Is there much to say today? I think so. In the past several days, a young man stepped forward and disclosed a massive personal fact gathering program and institution of the United States government. Every communication is open to surveillance. We did not know this a few days ago.
The person who made the disclosure is, Eric Snowden, an employee of Booz Allen Hamilton, a consulting firm, who worked as a system analyst for the National-Security Agency Threat Operations Center. Snowden made information available to the Washington Post and The Guardian which consisted of classified material on top-secret National-Security Agency programs, including the PRISM surveillance program. “PRISM is a clandestine national-security electronic surveillance program operated by the United States National Security Agency (NSA)” dating back to 2007. Wikipedia.
From any perspective, one must be concerned about the extent and legality of government surveillance of United States citizens and companies. The constitution provides for the right of privacy. The right is found in numerous amendments to the United States Constitution, including the Fourteenth Amendment, which makes the Bill of Rights applicable to the states. ACLU.
Once again, one sees, as unwise, our response to 9/11 and the so-called religious militants in the Middle-East and elsewhere who say they desire the destruction and annihilation of the United States. The violence inflicted on us, is the source of the creation of physical and death revenge against those we “can find” to be our enemies.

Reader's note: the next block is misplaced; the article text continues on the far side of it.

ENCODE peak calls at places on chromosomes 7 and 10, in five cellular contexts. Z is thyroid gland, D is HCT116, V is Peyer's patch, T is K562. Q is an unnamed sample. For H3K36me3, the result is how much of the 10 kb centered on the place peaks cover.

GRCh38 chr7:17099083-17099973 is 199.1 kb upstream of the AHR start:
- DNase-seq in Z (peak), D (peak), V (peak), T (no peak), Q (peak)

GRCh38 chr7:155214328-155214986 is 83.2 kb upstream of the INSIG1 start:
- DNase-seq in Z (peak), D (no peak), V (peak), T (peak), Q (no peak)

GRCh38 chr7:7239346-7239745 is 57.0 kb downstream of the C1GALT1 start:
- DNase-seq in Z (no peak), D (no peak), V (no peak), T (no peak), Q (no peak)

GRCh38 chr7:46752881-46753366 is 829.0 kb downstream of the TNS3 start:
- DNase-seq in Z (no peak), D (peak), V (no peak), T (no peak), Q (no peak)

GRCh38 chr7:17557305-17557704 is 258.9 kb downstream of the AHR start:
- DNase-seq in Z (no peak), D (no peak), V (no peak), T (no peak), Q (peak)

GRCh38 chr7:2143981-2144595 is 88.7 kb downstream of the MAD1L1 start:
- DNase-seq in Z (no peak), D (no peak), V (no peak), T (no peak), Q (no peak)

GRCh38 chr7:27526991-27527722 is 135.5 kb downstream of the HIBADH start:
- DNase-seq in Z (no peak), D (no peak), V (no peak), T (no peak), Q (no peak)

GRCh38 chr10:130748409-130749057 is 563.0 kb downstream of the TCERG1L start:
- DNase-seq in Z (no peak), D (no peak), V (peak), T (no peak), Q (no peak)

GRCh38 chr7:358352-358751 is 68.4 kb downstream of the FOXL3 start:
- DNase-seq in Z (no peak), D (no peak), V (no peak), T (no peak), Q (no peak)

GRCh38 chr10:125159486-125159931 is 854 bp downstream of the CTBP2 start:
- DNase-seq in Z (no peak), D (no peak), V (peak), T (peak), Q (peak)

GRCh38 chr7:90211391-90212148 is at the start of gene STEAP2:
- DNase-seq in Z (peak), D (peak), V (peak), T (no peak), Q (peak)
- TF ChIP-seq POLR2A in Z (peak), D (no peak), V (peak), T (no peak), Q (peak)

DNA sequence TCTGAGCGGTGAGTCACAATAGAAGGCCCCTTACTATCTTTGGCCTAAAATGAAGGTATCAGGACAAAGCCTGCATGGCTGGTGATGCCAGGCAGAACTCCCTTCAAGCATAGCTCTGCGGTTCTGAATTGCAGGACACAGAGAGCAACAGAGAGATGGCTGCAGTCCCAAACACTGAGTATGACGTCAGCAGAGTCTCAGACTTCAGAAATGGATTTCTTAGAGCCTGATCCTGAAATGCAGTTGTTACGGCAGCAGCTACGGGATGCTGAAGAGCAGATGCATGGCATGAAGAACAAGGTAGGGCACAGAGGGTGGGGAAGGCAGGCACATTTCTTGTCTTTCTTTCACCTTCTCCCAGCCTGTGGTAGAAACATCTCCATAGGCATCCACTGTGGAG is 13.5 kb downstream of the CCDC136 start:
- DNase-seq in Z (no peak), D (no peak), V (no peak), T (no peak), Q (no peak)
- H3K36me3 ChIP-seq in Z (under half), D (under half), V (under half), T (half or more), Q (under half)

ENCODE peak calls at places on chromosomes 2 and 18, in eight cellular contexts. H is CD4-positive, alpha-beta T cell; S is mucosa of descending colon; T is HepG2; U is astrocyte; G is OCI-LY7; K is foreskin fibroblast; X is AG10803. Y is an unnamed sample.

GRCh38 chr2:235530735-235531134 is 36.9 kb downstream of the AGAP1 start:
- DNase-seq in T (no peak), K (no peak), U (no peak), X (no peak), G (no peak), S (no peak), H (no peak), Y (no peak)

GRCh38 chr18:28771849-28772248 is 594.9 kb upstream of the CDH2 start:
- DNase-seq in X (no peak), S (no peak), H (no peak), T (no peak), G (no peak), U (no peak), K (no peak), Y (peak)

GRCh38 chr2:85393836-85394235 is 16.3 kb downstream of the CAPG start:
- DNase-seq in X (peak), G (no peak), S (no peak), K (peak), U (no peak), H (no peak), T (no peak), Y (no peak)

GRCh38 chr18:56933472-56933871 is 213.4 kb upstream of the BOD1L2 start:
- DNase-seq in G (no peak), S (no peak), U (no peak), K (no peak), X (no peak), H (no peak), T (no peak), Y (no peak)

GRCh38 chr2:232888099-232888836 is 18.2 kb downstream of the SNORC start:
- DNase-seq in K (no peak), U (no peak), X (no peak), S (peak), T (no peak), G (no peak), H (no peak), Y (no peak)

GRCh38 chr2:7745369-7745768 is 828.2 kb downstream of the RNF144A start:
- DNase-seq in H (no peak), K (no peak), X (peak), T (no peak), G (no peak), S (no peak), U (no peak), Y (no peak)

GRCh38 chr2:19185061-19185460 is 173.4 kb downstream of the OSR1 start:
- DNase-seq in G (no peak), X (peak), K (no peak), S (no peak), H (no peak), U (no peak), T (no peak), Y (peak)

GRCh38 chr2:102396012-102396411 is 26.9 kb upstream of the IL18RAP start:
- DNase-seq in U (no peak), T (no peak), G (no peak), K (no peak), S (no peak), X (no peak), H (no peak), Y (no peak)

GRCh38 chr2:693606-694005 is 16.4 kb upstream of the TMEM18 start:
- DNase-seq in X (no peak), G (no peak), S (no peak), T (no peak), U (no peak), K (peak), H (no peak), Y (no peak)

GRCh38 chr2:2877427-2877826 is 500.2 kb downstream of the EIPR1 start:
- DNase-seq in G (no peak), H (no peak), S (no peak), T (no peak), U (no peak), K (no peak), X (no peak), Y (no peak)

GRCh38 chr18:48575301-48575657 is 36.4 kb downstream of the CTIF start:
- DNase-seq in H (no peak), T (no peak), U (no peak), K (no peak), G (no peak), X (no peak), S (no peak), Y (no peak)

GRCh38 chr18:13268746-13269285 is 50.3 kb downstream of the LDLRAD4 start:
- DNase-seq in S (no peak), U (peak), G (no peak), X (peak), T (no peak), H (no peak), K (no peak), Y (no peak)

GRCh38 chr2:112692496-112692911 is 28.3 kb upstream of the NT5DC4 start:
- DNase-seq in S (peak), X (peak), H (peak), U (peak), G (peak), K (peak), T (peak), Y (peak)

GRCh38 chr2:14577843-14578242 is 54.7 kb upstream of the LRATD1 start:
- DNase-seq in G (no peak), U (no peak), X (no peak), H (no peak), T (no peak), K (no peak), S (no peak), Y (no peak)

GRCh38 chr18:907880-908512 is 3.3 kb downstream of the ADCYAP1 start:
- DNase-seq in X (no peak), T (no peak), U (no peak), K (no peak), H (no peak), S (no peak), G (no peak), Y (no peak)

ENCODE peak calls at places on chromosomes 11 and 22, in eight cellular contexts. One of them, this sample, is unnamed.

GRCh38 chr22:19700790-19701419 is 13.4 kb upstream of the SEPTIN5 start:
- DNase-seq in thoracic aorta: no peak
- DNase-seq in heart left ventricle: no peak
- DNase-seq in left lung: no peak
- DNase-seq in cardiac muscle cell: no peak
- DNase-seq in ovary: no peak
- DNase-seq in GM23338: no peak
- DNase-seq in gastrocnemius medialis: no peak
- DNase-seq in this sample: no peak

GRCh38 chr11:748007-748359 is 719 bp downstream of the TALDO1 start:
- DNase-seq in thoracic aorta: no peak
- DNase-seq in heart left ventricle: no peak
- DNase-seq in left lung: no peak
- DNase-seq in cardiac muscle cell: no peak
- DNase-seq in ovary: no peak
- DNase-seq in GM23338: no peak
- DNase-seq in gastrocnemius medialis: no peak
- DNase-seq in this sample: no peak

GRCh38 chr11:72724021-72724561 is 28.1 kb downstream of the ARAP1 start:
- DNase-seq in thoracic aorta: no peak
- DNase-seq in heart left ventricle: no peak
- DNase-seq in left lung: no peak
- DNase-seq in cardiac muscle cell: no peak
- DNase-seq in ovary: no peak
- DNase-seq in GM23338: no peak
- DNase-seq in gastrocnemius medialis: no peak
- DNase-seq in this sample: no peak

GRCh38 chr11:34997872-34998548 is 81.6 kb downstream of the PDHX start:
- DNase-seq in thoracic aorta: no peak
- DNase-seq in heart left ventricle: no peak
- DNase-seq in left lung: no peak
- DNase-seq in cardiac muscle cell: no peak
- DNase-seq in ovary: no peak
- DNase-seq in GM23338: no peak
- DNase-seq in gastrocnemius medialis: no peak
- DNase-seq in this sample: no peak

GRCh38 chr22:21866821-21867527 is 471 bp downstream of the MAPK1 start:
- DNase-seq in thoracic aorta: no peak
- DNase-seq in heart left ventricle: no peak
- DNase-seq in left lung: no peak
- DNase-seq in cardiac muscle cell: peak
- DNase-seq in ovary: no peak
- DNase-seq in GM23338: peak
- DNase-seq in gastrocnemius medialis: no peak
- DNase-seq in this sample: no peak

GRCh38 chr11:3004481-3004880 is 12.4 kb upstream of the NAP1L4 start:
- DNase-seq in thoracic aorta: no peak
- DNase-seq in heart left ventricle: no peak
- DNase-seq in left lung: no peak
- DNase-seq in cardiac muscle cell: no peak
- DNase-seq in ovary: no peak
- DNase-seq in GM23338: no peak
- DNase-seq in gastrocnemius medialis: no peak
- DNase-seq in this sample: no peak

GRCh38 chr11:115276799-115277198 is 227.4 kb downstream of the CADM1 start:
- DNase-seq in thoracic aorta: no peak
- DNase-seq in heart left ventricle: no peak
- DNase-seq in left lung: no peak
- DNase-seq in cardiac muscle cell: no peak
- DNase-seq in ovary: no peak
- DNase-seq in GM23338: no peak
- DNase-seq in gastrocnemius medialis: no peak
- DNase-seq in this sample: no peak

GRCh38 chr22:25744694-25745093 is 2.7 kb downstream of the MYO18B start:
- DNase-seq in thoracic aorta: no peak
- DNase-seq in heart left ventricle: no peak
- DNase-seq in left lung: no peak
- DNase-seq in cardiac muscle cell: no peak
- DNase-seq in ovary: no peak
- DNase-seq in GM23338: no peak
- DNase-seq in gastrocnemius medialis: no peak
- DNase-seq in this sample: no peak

Senator Eugene McCarthy talked of a change which occurred when he was in the United States Senate. He said what was known as the Department of War was being referred to as the Department of Defense. He made it clear: One must have a war to have a department of war. One only need the notion there is danger, real or potential, to have a department of defense. In a way, he was alluding to President Eisenhower’s concern we were creating a “military industrial complex” which would become so powerful our lives would be subject and beholden to it.
Our present circumstances call for a department of defense – a segment of power in America which has a broad mandate to protect the nation. Yet, now we see we are using the department of defense to find out about all citizens of the United States. We, the people, have become the potential enemy. This would have been music to the ears of Senator Joe McCarthy R-Wisconsin and Congressman Joe Pool of D-Texas.
There is a certainty in all of this– there is no one in America, no American citizen or resident, who is not suspect. Citizenship does not remove the suspicion.
What we have has is an unelected group which holds the power of finding those who are a danger to that power. Those who are a danger are then targeted by those who hold the political power. Those who hold the political power are in power because of the money certain interests have devoted to their elections. Those who elected are beholden to, and think like, those who are the sources of their power.
Every citizen who stands up to this hegemony is an outsider, a bad person. He or she will be vilified and driven out of the community, out of the good graces of his or her fellows. Those in power and the apparatchiks of that power will shun and exclude and, in so doing, strengthen their power. An example, is the ad hominem attack on Eric Snowden by none other than a “liberal” “opinion-est” in the New York Times today, David Brooks, The Solitary Leaker, NYT June 11, 2013.
Looking at traditional knowledge, there is nothing very surprising about this. We are all “sinners.” The problem, it seems, is that certain sinners have taken power over the rest of the sinners. There is no humility in their effort. Today, leaders in Washington have said they are going to impose the full weight of the law on Eric Snowden. Eric Snowden, may well be a hero; instead, he is viewed as a horrible person, e.g., an enemy by the power elite.